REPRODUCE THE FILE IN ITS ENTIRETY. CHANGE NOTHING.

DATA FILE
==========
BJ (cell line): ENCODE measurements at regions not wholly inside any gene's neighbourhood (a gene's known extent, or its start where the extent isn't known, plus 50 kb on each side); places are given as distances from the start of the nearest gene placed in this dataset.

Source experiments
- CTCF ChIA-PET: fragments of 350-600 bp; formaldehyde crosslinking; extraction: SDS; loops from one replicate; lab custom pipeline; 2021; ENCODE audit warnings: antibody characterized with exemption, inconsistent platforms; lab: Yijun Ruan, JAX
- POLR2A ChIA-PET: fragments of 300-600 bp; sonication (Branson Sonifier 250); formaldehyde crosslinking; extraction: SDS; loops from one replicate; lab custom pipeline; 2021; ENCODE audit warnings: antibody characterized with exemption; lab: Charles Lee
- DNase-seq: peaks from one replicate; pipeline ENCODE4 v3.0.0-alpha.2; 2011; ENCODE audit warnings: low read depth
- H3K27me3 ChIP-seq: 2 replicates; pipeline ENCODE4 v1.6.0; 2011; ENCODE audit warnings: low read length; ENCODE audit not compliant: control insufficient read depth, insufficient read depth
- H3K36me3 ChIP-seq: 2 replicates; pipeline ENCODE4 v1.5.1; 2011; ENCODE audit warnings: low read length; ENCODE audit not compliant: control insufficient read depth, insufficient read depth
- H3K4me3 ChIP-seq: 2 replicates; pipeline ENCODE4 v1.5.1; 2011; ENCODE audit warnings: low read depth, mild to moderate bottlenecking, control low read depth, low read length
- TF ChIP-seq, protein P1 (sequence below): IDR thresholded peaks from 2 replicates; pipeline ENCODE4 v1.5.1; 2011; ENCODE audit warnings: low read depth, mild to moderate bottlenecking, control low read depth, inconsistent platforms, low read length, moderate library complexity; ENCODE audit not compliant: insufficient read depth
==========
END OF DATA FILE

BJ (cell line): ENCODE measurements at regions not wholly inside any gene's neighbourhood (a gene's known extent, or its start where the extent isn't known, plus 50 kb on each side); places are given as distances from the start of the nearest gene placed in this dataset.

Source experiments
- CTCF ChIA-PET: fragments of 350-600 bp; formaldehyde crosslinking; extraction: SDS; loops from one replicate; lab custom pipeline; 2021; ENCODE audit warnings: antibody characterized with exemption, inconsistent platforms; lab: Yijun Ruan, JAX
- POLR2A ChIA-PET: fragments of 300-600 bp; sonication (Branson Sonifier 250); formaldehyde crosslinking; extraction: SDS; loops from one replicate; lab custom pipeline; 2021; ENCODE audit warnings: antibody characterized with exemption; lab: Charles Lee
- DNase-seq: peaks from one replicate; pipeline ENCODE4 v3.0.0-alpha.2; 2011; ENCODE audit warnings: low read depth
- H3K27me3 ChIP-seq: 2 replicates; pipeline ENCODE4 v1.6.0; 2011; ENCODE audit warnings: low read length; ENCODE audit not compliant: control insufficient read depth, insufficient read depth
- H3K36me3 ChIP-seq: 2 replicates; pipeline ENCODE4 v1.5.1; 2011; ENCODE audit warnings: low read length; ENCODE audit not compliant: control insufficient read depth, insufficient read depth
- H3K4me3 ChIP-seq: 2 replicates; pipeline ENCODE4 v1.5.1; 2011; ENCODE audit warnings: low read depth, mild to moderate bottlenecking, control low read depth, low read length
- TF ChIP-seq, protein P1 (sequence below): IDR thresholded peaks from 2 replicates; pipeline ENCODE4 v1.5.1; 2011; ENCODE audit warnings: low read depth, mild to moderate bottlenecking, control low read depth, inconsistent platforms, low read length, moderate library complexity; ENCODE audit not compliant: insufficient read depth